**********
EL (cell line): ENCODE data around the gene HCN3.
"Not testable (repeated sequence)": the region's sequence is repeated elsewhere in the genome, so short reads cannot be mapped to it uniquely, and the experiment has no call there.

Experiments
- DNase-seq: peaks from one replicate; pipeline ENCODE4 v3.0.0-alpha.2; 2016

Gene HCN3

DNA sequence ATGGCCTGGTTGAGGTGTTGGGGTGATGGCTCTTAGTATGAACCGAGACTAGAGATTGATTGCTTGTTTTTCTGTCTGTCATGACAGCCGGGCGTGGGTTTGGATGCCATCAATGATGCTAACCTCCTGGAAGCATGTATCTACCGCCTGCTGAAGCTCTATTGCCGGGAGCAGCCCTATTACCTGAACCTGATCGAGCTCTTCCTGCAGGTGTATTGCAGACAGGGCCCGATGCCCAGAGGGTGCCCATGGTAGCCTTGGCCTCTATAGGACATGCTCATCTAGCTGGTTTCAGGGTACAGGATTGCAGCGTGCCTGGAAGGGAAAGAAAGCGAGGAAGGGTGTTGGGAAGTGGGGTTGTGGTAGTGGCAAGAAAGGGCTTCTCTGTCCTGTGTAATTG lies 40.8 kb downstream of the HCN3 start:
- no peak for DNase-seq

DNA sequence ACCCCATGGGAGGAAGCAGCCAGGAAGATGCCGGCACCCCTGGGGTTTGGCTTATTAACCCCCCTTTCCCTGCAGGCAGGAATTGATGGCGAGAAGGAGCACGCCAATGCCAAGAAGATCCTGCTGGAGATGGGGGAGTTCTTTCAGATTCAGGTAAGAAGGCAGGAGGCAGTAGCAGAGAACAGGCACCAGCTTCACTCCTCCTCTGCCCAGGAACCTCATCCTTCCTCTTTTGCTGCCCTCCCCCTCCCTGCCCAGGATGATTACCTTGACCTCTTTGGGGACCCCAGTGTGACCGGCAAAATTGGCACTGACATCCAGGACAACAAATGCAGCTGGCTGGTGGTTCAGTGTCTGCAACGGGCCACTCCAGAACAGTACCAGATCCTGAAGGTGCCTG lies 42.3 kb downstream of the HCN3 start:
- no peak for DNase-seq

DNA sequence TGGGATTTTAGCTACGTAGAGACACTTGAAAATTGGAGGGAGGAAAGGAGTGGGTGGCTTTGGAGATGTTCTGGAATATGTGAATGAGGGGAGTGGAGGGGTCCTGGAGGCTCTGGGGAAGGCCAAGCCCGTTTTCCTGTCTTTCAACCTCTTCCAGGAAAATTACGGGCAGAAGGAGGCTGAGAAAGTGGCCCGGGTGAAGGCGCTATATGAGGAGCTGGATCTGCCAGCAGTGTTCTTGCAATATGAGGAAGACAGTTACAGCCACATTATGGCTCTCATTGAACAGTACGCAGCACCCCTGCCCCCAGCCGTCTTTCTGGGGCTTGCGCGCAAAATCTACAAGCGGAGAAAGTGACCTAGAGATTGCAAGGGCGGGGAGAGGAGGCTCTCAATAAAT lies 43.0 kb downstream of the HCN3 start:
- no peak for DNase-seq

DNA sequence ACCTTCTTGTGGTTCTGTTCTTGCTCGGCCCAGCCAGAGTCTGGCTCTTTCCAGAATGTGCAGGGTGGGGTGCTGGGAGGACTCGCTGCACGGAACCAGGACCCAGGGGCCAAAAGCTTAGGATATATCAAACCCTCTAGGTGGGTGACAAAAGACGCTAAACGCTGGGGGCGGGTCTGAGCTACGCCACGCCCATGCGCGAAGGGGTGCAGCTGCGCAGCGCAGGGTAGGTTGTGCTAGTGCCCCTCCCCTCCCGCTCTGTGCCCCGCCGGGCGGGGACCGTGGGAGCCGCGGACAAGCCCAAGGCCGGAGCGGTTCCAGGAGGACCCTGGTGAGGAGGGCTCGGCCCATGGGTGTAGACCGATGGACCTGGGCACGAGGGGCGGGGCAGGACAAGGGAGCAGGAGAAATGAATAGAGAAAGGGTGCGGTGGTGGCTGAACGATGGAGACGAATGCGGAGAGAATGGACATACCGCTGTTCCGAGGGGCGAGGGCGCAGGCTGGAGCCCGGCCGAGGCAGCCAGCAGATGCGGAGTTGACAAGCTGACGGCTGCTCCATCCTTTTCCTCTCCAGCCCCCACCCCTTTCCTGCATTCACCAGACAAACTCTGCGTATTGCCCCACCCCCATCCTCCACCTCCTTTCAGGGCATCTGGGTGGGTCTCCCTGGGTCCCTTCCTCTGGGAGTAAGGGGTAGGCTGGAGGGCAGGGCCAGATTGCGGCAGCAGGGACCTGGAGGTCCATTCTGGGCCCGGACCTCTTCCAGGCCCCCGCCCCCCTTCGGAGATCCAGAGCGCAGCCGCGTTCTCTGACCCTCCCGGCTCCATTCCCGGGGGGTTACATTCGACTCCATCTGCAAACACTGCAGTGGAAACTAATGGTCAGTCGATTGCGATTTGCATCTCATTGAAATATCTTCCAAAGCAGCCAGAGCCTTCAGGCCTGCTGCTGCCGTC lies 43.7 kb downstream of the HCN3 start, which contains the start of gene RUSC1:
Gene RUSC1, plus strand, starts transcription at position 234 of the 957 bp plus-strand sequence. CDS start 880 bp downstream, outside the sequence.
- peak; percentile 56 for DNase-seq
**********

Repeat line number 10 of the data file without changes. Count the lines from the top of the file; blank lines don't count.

DNA sequence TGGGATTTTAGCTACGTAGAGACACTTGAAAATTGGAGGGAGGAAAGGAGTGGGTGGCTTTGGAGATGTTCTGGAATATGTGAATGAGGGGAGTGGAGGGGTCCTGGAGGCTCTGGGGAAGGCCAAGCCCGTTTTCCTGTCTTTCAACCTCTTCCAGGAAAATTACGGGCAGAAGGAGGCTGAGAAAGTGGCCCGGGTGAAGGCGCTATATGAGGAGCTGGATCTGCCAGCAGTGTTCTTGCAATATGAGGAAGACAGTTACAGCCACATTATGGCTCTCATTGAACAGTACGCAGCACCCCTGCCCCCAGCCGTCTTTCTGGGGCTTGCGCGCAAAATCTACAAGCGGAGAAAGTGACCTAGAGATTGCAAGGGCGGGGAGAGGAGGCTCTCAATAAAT lies 43.0 kb downstream of the HCN3 start: